cover image Eliza's Cherry Trees: Japan's Gift to America

Eliza's Cherry Trees: Japan's Gift to America

Andrea Zimmerman, illus. by Ju Hong Chen. Pelican, $16.99 (32p) ISBN 978-1-58980-954-3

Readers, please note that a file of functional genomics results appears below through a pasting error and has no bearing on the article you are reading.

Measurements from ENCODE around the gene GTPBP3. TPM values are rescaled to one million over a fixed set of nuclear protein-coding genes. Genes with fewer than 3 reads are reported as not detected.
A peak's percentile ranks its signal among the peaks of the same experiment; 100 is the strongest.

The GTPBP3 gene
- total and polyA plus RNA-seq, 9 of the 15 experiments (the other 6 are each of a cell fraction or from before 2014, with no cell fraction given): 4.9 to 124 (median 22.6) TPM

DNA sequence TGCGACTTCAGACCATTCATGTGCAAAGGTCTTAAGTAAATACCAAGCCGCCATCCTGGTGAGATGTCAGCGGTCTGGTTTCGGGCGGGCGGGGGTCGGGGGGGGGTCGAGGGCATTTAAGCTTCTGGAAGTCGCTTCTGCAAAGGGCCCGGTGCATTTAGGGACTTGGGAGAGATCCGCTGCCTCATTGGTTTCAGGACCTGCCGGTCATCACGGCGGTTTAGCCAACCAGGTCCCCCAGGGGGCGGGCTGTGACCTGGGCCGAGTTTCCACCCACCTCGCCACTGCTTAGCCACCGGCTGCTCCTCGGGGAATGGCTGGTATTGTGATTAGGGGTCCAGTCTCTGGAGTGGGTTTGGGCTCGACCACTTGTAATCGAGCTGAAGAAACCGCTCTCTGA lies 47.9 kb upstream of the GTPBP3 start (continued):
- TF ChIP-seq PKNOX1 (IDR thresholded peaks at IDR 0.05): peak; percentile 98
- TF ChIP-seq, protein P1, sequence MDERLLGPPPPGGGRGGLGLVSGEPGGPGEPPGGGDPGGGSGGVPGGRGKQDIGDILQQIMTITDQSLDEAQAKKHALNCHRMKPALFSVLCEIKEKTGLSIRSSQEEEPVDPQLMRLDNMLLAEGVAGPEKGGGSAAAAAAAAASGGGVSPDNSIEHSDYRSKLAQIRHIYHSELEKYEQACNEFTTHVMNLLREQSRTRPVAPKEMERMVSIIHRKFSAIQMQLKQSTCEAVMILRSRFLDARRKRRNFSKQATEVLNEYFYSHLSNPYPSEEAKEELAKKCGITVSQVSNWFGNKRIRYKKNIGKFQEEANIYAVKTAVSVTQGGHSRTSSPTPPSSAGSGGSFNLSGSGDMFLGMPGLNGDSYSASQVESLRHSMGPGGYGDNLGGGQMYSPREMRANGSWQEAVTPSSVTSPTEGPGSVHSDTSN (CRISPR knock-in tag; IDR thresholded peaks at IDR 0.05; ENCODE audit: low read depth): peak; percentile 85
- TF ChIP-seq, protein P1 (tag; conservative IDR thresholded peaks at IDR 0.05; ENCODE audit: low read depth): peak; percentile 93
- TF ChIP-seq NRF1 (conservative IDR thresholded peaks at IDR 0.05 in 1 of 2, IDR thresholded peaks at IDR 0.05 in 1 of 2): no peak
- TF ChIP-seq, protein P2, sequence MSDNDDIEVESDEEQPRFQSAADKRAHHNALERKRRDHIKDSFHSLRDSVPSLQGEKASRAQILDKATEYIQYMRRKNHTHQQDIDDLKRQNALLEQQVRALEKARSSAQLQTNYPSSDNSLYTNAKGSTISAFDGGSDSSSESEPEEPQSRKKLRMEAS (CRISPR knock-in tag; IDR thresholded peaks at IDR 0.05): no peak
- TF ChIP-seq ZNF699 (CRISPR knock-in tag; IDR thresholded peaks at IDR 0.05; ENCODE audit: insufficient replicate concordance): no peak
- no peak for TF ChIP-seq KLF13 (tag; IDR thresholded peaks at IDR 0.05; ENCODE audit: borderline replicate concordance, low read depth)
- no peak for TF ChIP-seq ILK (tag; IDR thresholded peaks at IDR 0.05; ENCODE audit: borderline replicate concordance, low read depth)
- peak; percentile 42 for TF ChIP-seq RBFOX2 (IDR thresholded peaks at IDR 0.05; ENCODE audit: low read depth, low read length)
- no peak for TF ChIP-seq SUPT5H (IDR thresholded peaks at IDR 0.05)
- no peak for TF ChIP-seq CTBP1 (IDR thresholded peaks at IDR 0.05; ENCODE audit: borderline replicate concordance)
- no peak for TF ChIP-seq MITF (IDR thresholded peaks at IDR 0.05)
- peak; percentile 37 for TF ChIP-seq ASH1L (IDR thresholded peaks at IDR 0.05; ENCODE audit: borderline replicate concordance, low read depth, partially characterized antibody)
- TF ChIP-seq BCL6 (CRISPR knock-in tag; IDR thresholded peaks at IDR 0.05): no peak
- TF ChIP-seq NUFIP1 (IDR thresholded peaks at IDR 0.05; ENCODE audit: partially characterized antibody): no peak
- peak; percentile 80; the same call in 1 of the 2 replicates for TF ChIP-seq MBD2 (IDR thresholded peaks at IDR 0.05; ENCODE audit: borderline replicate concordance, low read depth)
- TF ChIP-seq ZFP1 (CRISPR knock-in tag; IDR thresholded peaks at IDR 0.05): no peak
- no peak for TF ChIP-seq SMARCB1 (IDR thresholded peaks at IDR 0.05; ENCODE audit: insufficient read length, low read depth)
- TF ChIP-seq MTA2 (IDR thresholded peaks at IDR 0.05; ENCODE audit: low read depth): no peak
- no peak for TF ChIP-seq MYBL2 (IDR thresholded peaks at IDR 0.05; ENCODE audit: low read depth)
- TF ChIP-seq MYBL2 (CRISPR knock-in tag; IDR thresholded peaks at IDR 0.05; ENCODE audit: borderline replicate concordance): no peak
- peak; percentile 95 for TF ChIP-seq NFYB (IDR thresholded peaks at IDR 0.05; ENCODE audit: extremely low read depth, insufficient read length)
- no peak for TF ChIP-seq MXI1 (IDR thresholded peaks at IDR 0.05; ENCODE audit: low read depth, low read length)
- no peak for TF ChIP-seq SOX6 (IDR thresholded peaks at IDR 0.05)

This biography centers on Eliza Scidmore, whose world travels and appreciation for Japanese gardens led her on a campaign to have cherry trees planted in Washington, D.C., in 1912. In a story about maintaining persistence despite rejection, Zimmerman (Digger Man) emphasizes Scidmore's refusal to give up on her "good idea," though each new head of the parks department dismisses it; when First Lady Taft finally embraces Scidmore's plan, the first shipment of trees are infested with bugs and must be burned. Finally, 3,000 healthy cherry trees arrive, and the first two trees are planted in Potomac Park in a modest ceremony. Chen's (The Jade Stone) illustrations merge hints of 19th-century impressionism with dynamic color combinations and hazy representations of the adventurous subject's photography. Though Zimmerman's sentences don't demonstrate much variation in cadence%E2%80%94"Eliza wanted to keep traveling, so she had to find a way. After college, Eliza started writing articles for the newspaper. She worked hard and made good money"%E2%80%94Scidmore's tender story points to the rewards of investing in aesthetic beauty. Ages 4%E2%80%938. (Mar.)